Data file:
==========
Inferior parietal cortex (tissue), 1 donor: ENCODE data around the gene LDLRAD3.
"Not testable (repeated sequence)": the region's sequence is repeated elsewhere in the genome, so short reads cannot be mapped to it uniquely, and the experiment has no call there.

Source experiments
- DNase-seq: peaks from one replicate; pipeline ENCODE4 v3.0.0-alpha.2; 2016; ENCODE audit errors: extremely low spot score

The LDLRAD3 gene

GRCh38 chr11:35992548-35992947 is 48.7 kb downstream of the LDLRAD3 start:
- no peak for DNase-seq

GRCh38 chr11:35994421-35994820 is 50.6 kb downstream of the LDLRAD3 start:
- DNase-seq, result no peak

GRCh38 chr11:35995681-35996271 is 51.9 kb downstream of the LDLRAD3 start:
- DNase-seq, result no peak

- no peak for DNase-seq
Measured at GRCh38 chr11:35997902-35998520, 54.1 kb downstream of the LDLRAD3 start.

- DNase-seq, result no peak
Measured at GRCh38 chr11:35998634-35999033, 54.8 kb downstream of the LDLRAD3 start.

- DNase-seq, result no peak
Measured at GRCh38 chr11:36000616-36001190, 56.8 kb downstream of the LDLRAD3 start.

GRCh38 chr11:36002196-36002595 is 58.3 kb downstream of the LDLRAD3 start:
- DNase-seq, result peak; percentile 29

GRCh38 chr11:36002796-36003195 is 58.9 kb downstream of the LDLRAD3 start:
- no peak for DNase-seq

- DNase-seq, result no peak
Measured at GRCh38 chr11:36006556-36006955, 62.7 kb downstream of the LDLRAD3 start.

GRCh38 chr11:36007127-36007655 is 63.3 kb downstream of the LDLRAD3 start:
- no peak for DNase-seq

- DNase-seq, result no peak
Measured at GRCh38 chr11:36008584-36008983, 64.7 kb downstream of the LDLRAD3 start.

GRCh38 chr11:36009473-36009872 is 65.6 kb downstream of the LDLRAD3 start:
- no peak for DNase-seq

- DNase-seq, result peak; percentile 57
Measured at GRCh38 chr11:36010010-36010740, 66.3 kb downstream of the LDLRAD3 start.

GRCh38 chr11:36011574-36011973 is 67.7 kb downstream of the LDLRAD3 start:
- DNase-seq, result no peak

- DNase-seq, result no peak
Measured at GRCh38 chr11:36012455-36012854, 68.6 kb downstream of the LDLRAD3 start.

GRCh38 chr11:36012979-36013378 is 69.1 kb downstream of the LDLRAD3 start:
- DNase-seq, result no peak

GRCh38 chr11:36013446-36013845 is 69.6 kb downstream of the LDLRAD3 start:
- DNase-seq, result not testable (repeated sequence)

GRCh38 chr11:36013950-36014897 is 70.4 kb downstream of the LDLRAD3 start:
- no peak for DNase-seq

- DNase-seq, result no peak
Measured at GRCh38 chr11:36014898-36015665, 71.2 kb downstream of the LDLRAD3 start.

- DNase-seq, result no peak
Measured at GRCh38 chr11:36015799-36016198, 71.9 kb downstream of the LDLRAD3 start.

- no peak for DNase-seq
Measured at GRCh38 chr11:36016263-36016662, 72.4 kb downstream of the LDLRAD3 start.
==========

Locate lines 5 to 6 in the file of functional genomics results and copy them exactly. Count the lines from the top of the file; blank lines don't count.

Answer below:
The LDLRAD3 gene

GRCh38 chr11:35992548-35992947 is 48.7 kb downstream of the LDLRAD3 start: